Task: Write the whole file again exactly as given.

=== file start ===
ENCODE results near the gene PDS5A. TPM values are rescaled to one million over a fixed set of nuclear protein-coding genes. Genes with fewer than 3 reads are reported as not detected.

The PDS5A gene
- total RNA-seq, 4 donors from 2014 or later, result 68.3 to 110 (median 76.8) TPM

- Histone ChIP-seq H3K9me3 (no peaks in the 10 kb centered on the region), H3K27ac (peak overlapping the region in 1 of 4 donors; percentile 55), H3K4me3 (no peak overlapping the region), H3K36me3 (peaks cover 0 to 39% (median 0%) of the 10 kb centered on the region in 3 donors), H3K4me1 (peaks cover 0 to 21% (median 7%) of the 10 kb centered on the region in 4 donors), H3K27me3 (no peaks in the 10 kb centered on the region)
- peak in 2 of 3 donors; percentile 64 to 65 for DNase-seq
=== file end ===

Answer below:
ENCODE results near the gene PDS5A. TPM values are rescaled to one million over a fixed set of nuclear protein-coding genes. Genes with fewer than 3 reads are reported as not detected.

The PDS5A gene
- total RNA-seq, 4 donors from 2014 or later, result 68.3 to 110 (median 76.8) TPM

- Histone ChIP-seq H3K9me3 (no peaks in the 10 kb centered on the region), H3K27ac (peak overlapping the region in 1 of 4 donors; percentile 55), H3K4me3 (no peak overlapping the region), H3K36me3 (peaks cover 0 to 39% (median 0%) of the 10 kb centered on the region in 3 donors), H3K4me1 (peaks cover 0 to 21% (median 7%) of the 10 kb centered on the region in 4 donors), H3K27me3 (no peaks in the 10 kb centered on the region)
- peak in 2 of 3 donors; percentile 64 to 65 for DNase-seq